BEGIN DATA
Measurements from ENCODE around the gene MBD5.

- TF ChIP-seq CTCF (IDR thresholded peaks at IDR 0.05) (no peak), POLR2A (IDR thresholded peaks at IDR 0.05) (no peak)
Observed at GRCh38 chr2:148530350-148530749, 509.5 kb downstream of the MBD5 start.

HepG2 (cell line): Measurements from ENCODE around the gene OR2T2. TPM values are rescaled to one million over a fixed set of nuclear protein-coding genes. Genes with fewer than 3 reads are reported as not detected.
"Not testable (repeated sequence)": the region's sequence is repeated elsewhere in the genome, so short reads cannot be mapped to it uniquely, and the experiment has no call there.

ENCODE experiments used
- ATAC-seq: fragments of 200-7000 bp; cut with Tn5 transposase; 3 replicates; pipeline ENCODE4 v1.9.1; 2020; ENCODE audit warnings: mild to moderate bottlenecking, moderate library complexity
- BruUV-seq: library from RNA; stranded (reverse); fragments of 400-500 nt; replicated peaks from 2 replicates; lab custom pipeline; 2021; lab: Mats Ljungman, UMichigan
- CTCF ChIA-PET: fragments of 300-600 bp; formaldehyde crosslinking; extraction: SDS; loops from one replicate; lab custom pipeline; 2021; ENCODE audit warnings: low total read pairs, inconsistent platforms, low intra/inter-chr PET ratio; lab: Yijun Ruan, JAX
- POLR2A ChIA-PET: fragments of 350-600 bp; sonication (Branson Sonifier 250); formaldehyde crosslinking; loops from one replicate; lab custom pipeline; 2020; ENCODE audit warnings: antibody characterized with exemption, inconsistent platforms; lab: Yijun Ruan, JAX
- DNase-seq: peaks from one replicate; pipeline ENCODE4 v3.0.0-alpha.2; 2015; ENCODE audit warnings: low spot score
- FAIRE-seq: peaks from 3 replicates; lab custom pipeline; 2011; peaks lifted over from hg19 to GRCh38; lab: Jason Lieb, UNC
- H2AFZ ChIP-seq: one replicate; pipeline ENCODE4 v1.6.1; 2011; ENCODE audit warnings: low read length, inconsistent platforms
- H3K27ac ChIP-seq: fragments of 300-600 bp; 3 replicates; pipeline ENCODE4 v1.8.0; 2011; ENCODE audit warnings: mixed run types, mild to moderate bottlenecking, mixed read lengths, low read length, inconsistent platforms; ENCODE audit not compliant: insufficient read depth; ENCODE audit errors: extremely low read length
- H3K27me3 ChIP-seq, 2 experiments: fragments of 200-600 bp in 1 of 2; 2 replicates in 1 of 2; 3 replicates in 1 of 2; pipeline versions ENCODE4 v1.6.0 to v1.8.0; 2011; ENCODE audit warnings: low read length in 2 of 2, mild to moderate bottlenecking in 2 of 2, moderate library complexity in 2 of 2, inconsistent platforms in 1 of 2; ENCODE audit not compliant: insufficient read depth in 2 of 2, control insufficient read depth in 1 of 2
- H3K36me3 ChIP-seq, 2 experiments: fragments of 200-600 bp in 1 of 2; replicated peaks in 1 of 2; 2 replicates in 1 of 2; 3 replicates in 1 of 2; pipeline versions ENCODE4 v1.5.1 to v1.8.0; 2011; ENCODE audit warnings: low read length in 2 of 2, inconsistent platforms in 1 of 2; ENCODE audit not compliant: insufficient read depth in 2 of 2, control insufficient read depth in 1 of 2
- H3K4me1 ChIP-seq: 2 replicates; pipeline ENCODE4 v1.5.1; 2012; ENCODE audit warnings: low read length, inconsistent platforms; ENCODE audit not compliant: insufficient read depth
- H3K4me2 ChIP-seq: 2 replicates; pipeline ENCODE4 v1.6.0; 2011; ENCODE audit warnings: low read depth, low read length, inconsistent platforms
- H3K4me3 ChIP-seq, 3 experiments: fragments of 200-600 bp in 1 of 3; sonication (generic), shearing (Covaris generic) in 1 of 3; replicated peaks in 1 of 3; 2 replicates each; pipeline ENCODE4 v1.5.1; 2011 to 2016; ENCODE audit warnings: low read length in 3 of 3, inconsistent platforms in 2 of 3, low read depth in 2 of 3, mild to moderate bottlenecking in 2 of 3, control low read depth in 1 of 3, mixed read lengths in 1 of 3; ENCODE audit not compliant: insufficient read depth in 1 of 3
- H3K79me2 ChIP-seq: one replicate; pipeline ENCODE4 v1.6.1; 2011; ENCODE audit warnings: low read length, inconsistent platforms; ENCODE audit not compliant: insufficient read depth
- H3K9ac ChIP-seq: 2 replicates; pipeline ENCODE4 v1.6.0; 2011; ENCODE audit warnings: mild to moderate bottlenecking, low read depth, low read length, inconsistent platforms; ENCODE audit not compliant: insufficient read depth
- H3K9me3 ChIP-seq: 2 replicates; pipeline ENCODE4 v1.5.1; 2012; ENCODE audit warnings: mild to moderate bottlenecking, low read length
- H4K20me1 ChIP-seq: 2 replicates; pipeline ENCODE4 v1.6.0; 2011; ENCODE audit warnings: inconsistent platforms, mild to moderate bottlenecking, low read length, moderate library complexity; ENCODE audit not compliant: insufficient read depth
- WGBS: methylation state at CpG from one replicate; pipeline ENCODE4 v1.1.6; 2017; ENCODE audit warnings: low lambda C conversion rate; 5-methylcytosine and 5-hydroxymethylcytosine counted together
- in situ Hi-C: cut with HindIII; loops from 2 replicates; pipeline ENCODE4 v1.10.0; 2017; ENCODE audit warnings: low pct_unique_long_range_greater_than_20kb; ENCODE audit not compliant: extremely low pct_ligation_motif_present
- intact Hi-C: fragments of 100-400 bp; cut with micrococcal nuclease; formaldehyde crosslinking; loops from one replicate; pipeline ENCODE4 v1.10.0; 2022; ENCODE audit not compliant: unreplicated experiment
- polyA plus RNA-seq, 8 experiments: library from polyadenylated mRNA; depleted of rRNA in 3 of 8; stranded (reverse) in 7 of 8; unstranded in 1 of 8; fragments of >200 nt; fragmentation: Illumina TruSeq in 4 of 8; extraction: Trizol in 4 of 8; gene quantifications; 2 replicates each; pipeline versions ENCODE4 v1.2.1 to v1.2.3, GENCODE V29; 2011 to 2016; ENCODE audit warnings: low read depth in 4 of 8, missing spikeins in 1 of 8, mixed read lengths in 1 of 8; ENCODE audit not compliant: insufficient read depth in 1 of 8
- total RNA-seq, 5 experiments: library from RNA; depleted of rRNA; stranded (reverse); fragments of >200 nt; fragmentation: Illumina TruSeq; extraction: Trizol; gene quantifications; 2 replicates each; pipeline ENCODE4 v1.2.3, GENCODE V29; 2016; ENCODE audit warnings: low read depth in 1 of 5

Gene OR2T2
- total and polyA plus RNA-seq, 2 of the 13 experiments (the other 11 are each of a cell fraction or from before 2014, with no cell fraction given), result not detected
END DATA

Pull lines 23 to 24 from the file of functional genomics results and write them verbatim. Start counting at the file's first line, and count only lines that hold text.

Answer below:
- H4K20me1 ChIP-seq: 2 replicates; pipeline ENCODE4 v1.6.0; 2011; ENCODE audit warnings: inconsistent platforms, mild to moderate bottlenecking, low read length, moderate library complexity; ENCODE audit not compliant: insufficient read depth
- WGBS: methylation state at CpG from one replicate; pipeline ENCODE4 v1.1.6; 2017; ENCODE audit warnings: low lambda C conversion rate; 5-methylcytosine and 5-hydroxymethylcytosine counted together